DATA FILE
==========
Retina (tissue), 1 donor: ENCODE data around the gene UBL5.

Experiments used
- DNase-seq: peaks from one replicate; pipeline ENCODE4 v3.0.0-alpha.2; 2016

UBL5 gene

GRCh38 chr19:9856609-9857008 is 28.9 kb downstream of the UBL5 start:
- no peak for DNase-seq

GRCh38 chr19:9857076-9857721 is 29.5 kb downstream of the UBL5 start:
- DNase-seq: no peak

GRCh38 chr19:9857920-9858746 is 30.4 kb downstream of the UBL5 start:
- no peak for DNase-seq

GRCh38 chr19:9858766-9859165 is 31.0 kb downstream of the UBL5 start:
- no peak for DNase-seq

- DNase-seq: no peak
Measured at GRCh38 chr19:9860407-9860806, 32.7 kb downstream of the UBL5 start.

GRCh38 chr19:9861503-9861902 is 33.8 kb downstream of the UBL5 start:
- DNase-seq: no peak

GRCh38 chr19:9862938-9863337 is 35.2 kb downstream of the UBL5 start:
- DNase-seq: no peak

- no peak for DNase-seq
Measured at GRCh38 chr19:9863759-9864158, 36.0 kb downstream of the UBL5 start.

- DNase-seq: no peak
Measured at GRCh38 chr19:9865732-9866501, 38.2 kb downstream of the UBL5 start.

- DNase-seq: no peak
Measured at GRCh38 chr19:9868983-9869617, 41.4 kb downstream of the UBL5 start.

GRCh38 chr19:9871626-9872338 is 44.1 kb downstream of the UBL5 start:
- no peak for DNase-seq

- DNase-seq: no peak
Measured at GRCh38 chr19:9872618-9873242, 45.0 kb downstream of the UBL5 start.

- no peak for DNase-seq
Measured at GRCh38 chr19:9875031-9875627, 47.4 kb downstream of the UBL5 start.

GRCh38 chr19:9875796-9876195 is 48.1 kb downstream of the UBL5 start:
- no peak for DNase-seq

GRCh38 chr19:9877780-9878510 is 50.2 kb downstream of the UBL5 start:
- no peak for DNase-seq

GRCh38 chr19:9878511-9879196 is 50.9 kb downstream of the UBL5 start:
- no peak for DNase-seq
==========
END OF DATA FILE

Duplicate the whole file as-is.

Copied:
Retina (tissue), 1 donor: ENCODE data around the gene UBL5.

Experiments used
- DNase-seq: peaks from one replicate; pipeline ENCODE4 v3.0.0-alpha.2; 2016

UBL5 gene

GRCh38 chr19:9856609-9857008 is 28.9 kb downstream of the UBL5 start:
- no peak for DNase-seq

GRCh38 chr19:9857076-9857721 is 29.5 kb downstream of the UBL5 start:
- DNase-seq: no peak

GRCh38 chr19:9857920-9858746 is 30.4 kb downstream of the UBL5 start:
- no peak for DNase-seq

GRCh38 chr19:9858766-9859165 is 31.0 kb downstream of the UBL5 start:
- no peak for DNase-seq

- DNase-seq: no peak
Measured at GRCh38 chr19:9860407-9860806, 32.7 kb downstream of the UBL5 start.

GRCh38 chr19:9861503-9861902 is 33.8 kb downstream of the UBL5 start:
- DNase-seq: no peak

GRCh38 chr19:9862938-9863337 is 35.2 kb downstream of the UBL5 start:
- DNase-seq: no peak

- no peak for DNase-seq
Measured at GRCh38 chr19:9863759-9864158, 36.0 kb downstream of the UBL5 start.

- DNase-seq: no peak
Measured at GRCh38 chr19:9865732-9866501, 38.2 kb downstream of the UBL5 start.

- DNase-seq: no peak
Measured at GRCh38 chr19:9868983-9869617, 41.4 kb downstream of the UBL5 start.

GRCh38 chr19:9871626-9872338 is 44.1 kb downstream of the UBL5 start:
- no peak for DNase-seq

- DNase-seq: no peak
Measured at GRCh38 chr19:9872618-9873242, 45.0 kb downstream of the UBL5 start.

- no peak for DNase-seq
Measured at GRCh38 chr19:9875031-9875627, 47.4 kb downstream of the UBL5 start.

GRCh38 chr19:9875796-9876195 is 48.1 kb downstream of the UBL5 start:
- no peak for DNase-seq

GRCh38 chr19:9877780-9878510 is 50.2 kb downstream of the UBL5 start:
- no peak for DNase-seq

GRCh38 chr19:9878511-9879196 is 50.9 kb downstream of the UBL5 start:
- no peak for DNase-seq